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LED fixtures

4091 Views 13 Replies 9 Participants Last post by  firecat1981
Sipping my coffee this morning,
chasing random thoughts through a mental fog,
waiting for the caffeine to kick in, and found this:


I wonder how many places I can use these LED lights in the Slipper
Visibility is over a mile, get one red, one green and a white and ya've got a full set of micro runnin' lights.
I don't think they were ever intended for such usage, but that never stopped me before.

1 - 14 of 14 Posts

· Batteries Plus Sales/Service
18 Posts
Huh, that is interesting. You know what would even be better?

They make universal LED fog lights for cars and sell them at Autozone. As far as I know, the LED's are meant for a 12V circuit, anyways, so you could run them DIRECTLY off of the battery. The coolest part is that they are more often than not controlled by a remote that clips to your fact I have such a a set sitting in my garage...oh the possibilities.

· Registered
95 Posts
I put the waterproof 4 LED red/green lights from Superbright for navigation on my first highsider. Used a ram mount w/ suction cup & rigged a white light on the cowling.  You can see the strips on the front. They are as bright as anything on the lake. Large boats commented on how bright they were on a no moon night on a local lake.


· I Love my Piranha even more...
176 Posts
If this can get by the USCG, then so can those...
Yea no sh%$ . Those things hardly work.
Put those LEDs surrounded by some polished stainless and you got one nice bright micro light.
Great Idea

· Brandon, FL
12,696 Posts
Look for the certification stamp.

Below is the law:

33 C.F.R. - Navigation Lights
Title 33
Subpart M
§ 183.810 Navigation light certification requirements.
(a) Except as provided by paragraph (b) of this section, each navigation light must—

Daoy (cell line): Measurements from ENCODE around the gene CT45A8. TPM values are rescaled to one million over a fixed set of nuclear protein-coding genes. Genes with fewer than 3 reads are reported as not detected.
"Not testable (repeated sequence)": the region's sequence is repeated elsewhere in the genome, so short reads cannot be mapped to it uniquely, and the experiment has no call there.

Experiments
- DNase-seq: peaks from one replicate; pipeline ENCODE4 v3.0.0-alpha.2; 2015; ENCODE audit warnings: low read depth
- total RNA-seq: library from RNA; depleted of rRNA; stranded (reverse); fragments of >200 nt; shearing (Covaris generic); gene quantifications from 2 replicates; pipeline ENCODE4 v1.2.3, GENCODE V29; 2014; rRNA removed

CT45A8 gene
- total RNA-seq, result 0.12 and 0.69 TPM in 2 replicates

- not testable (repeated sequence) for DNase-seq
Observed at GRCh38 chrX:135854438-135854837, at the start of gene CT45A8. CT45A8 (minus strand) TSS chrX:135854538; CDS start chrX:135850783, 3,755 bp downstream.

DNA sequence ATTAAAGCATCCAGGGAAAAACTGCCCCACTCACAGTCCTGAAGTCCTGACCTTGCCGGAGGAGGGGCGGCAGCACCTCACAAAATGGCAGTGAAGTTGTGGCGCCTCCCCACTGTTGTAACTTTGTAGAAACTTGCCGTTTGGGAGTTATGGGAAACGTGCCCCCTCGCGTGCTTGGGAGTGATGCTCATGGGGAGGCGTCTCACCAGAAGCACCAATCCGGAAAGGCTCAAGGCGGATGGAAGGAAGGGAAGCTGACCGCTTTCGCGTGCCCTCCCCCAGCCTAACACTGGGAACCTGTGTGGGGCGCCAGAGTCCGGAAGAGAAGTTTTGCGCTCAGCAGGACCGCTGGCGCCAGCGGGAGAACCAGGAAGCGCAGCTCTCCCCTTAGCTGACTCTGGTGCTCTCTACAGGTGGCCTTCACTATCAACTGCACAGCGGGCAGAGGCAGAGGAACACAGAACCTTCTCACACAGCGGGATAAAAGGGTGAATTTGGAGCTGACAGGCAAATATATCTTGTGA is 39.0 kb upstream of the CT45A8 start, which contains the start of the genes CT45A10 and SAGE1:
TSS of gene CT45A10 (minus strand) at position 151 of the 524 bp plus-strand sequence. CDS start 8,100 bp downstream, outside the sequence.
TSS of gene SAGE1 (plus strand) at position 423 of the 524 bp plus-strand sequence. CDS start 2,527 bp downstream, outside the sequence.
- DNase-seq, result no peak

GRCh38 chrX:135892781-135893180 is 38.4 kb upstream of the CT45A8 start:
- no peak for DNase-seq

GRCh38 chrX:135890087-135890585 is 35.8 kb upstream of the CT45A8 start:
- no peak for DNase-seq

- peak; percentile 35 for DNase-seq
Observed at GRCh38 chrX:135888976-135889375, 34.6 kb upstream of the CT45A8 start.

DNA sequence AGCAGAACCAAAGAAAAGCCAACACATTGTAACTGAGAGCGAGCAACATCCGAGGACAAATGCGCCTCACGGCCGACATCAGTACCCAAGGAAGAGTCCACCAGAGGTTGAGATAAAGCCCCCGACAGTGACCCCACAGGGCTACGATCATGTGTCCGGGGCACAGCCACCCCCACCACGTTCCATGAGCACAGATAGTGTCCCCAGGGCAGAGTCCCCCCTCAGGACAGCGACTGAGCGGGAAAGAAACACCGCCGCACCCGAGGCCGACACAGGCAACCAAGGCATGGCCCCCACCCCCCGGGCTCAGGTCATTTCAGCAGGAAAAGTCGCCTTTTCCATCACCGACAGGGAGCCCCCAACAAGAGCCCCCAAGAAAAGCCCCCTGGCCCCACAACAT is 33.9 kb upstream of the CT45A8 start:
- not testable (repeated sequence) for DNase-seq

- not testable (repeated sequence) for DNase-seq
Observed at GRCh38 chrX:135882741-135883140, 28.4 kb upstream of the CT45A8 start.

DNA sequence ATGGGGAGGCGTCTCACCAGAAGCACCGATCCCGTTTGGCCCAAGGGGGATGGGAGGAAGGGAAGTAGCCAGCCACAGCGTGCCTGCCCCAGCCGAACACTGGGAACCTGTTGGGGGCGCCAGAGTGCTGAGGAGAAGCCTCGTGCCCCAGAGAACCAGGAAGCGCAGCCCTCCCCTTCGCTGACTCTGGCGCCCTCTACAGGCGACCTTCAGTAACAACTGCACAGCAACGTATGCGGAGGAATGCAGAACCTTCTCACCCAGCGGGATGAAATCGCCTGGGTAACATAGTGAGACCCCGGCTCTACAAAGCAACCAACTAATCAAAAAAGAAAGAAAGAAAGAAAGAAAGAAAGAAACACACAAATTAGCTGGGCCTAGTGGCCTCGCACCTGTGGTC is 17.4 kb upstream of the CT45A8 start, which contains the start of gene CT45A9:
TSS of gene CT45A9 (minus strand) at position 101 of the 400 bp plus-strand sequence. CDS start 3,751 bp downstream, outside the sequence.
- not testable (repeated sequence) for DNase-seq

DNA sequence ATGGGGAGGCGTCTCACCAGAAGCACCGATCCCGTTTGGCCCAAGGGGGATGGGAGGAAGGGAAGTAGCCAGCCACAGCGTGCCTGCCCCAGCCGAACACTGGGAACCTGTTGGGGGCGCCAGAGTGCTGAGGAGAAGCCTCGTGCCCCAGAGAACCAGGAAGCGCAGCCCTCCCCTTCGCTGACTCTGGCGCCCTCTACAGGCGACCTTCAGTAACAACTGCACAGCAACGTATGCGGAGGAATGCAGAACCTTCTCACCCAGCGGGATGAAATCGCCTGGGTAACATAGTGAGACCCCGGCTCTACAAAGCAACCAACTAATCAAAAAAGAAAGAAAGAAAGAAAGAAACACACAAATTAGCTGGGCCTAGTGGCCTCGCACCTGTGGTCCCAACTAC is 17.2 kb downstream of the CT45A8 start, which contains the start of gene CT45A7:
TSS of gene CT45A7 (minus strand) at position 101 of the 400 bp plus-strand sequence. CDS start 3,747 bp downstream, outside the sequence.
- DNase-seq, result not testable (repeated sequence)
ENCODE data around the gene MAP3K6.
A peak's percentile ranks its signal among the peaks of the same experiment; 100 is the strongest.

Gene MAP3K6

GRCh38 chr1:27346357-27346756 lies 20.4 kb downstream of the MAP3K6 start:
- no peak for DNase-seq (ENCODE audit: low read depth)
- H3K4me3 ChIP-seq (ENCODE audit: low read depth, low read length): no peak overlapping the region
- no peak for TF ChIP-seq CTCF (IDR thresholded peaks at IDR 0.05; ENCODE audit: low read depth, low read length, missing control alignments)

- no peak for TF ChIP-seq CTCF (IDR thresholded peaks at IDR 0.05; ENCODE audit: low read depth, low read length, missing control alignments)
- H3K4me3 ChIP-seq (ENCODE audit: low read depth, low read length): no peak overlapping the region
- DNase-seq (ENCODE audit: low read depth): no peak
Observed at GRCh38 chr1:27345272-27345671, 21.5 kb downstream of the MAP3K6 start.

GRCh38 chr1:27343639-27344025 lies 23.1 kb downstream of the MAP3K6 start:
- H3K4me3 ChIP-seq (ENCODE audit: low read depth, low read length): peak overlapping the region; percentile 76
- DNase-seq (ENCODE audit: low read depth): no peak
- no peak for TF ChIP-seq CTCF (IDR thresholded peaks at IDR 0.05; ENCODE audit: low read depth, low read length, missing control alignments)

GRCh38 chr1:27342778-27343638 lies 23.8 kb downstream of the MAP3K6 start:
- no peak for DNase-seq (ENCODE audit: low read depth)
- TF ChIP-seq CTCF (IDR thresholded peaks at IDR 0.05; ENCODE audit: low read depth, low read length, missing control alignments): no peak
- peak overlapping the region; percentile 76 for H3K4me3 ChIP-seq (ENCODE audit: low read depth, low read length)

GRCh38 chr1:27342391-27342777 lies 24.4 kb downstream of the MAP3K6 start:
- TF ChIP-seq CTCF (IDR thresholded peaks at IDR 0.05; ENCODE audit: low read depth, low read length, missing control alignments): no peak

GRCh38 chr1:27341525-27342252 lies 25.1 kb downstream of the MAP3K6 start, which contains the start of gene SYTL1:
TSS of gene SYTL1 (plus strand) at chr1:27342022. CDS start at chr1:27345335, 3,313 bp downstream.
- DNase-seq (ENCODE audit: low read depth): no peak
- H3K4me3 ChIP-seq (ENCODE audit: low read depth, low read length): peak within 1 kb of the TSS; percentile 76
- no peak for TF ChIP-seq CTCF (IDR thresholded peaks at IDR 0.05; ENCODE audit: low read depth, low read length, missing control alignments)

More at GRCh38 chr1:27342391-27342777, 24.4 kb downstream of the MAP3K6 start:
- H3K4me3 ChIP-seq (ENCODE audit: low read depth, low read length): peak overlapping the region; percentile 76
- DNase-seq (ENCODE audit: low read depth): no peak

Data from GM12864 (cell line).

(1) Meet the technical standards of the applicable Navigation Rules;

(2) Be certified by a laboratory listed by the Coast Guard to the standards of ABYC A–16 (incorporated by reference, see §183.5) or equivalent, although portable battery-powered lights need only meet the requirements of the standard applicable to them; and

(3) Bear a permanent and indelible label that is visible without removing or disassembling the light and that states the following:

(i) “USCG Approval 33 CFR 183.810.”

(ii) “MEETS___.” (Insert the identification name or number of the standard under paragraph (a)(2) of this section, to which the laboratory type-tested.)

(iii) “TESTED BY___.” (Insert the name or registered certification-mark of the laboratory listed by the Coast Guard that tested the fixture to the standard under paragraph (a)(2) of this section.)

(iv) Name of manufacturer.

(v) Number of model.

(vi) Visibility of the light in nautical miles.

(vii) Date on which the light was type-tested.

(viii) Identification and specifications of the bulb used in the compliance test.

(b) If a light is too small to attach the required label—

(1) Place the information from the label in or on the package that contains the light; and

(2) Mark each light “USCG” followed by the certified range of visibility in nautical miles (nm), for example, “USCG 2nm”. Once installed, this mark must be visible without removing the light.

· Registered
7,787 Posts
Ducknut made the case . I learned "somethin" on that one.
Never ever knew about the markings being required on the light. I went and checked my own. :eek:

In my pitiful defense, I was thinking on how to prove the light met the visible distance requirement.


· BBA Counselor
7,399 Posts
I think the CG cert has to do with more then just the 1NM/2NM visible range. I believe from what I read it has to be visible from only a certain angle, I seem to remember 112 degrees. An LED mounted to the side would be visible from 180 degrees making it slightly harder to tell which direction you are going, but only slightly.
1 - 14 of 14 Posts
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